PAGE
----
You may be worried that your messaging is stale, or that you need a new way to tell your organization’s story. You might be right, but that doesn’t always mean you’re ready to write new messages.
Nonprofits, foundations and schools reach out to Mission Minded on a daily basis requesting help with their messaging. But more often than not, what they’re really in need of is a clear brand.
The mistake many organizations make is confusing their communications or marketing strategy with a brand strategy. At Mission Minded we ask, “Without a compelling brand strategy, how can you know what you should be communicating?”
Programmatic details are what many organizations communicate as the basis of their messaging. They’re rightfully proud of the complex and important work they’re doing to make the world a better place. But for people to appreciate your efforts, they need context. This means that you need to talk about the “why” before you talk about the “how.” We firmly believe the answer to “why” lies in a strong brand.
Your organization has a brand whether you’ve gone through a branding initiative or not. Your brand is the reputation that’s been created through every touch point made and signal sent. It is not your mission, logo, or a set of program features. Your brand is the big, bold idea that attracts more people to your work. It differentiates you from other organizations and offers a value that supporters can’t find anywhere else.
A strong brand is essential to the success of any nonprofit. It is also the foundation to strong messages – new and old. Your brand should serve as a sounding board for many things, from decision making to tone setting. Once you have a clear brand strategy in place, communicating effectively becomes that much easier.
By articulating how your organization wishes to be perceived—what reputation you want to have—and then doing everything possible to send the right brand signals, you’ll build the brand that will help you achieve your mission.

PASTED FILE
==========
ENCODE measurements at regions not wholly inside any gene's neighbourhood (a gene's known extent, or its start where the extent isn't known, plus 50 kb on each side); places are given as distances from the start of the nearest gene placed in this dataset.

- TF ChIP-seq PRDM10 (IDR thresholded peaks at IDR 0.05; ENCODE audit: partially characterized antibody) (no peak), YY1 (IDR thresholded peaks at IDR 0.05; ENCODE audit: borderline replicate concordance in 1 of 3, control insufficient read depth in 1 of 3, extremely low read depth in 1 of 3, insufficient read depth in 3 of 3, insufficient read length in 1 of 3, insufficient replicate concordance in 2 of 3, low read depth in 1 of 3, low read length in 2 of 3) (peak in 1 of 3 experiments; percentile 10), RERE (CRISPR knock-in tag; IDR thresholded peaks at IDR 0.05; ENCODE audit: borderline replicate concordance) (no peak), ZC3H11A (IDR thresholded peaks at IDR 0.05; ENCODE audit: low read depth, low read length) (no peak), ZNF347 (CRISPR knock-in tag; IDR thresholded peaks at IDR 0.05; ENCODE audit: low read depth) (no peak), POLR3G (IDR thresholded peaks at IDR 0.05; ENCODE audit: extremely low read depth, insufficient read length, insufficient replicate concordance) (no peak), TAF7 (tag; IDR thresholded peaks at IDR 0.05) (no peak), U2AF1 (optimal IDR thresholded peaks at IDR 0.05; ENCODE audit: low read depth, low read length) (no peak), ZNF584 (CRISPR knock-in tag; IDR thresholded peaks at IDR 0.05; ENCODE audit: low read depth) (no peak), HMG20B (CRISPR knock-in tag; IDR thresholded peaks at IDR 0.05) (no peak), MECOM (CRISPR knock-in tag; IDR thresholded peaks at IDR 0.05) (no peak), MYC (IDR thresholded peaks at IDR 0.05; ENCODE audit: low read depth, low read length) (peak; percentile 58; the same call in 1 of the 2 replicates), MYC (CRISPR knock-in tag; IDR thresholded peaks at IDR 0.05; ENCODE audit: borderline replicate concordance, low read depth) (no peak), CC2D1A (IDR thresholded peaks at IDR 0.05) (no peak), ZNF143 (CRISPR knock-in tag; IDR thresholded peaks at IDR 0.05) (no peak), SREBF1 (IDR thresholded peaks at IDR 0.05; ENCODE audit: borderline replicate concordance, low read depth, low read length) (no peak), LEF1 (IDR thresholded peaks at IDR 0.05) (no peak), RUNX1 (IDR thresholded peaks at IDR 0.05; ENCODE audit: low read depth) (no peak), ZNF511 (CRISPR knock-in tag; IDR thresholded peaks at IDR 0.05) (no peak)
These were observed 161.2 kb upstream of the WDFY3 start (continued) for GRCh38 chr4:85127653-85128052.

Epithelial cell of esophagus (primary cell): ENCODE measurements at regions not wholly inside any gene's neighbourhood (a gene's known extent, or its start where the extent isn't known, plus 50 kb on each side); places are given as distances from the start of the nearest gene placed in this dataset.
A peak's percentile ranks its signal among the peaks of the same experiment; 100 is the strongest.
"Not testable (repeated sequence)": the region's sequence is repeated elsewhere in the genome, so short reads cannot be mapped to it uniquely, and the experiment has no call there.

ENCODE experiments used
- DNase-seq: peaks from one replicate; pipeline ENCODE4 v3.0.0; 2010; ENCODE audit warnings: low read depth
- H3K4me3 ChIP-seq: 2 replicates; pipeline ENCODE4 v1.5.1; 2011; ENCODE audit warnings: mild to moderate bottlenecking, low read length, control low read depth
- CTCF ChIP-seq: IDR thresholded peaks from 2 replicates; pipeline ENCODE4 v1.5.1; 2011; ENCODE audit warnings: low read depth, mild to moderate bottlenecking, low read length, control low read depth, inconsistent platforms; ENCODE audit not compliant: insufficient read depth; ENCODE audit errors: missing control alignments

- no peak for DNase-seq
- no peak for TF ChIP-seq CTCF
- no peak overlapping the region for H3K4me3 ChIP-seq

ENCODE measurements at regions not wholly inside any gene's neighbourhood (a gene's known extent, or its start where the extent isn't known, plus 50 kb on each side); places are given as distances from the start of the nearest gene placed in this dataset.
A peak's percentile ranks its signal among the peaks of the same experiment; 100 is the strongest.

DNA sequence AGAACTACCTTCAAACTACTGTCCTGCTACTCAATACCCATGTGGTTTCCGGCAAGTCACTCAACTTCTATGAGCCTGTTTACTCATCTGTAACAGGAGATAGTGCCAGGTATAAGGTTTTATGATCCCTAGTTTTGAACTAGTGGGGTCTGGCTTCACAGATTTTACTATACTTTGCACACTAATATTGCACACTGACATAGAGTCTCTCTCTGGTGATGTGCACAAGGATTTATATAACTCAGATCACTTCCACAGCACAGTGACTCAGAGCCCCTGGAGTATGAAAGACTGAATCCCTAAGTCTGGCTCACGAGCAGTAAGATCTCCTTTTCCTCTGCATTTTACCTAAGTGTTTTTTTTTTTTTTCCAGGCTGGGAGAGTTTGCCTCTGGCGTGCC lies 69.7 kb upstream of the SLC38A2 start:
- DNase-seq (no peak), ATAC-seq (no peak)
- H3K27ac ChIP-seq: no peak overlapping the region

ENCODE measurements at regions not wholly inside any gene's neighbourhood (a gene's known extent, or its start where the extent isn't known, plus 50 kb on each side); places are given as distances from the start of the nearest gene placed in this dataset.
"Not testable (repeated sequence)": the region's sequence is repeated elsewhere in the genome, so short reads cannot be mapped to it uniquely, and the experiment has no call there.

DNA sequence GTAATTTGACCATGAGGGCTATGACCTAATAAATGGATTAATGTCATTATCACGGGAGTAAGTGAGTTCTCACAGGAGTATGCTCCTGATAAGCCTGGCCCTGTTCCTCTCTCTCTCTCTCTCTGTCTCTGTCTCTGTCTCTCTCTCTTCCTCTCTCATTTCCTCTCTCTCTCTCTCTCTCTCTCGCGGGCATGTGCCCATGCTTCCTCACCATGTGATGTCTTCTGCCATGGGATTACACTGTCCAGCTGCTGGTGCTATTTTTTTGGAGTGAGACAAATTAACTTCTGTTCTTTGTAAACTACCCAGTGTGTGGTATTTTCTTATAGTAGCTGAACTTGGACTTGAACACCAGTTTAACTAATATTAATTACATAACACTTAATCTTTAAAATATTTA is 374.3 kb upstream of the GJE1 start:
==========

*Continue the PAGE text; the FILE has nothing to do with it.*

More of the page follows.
Think your organization may be ready to build a stronger brand? Here are six assets you need to make the most of a rebranding effort. You may already have some of these in place. For those that aren’t, put them in place before you begin so that your branding project will run smoothly. This way, you’ll get the maximum benefit possible from the investment.
Successful branding projects require strong leadership. Take time early in the effort to decide who will make important decisions and who will simply be consulted. If you work with Mission Minded, you will frequently be asked to make important decisions. Often these cannot be left to a committee’s vote. If you’re the president or executive director, you will consider, debate, listen, and be the decision maker. Are you ready?
Why are you rebranding? It shouldn’t just be to look or sound better, or because you’ve seen other nonprofits do it. There must be a strong business reason to rebrand, such as the need to attract more donors, be a more sought-after partner, attract more ticket-buyers or align your staff and volunteers around your mission or strategic plan.
Your board and senior leadership should agree about the need to rebrand and the business rationale for making the investment. While the board may delegate the work to the staff, ultimately, they need to be enthusiastically behind the project. And you’ll set the tone. If you’re the executive director, you’ll have to be the most enthusiastic of all. It’s your job to make the final decisions and rally board and staff around the new brand. Mission Minded’s process is inclusive, so when the results are in, everyone—from the receptionist to the board president—will understand and be excited about your brand and their roles in promoting it.
Developing a new brand strategy and the creative new tools to promote your brand will take a significant investment of financial resources. But you’ll get what you pay for. So, plan carefully and budget realistically so you can do it well the first time.
While it’s great fun to participate in this exciting work, it does take staff and volunteers away from their normal duties. In addition to the financial investment, it’s critical to factor staff time into the cost of a branding project. You’re not outsourcing, you’re co-creating. You and your colleagues will be asked to participate in meetings and conversations with Mission Minded, gather background information, coordinate research study participants, and give us feedback.
Changing public perceptions takes time. Each interaction someone has with your brand contributes to the overall impression they have about your organization and its value. A thoughtful branding process, including the development of key messages and visual cues like a new logo and website, will help you simultaneously achieve your day-to-day goals and build the brand you’ll need for tomorrow.
If these assets resonate with you, read our 6 Questions to Ask when considering a rebrand.
With a background in project management and brand positioning, Abbey Meyers is a creative professional with a love for strategy and planning. A firm believer that all good narratives should have a backbone, she loves the art of effective storytelling through a creative fusion of cold hard facts and future untapped potential.
See all posts by Abbey Meyers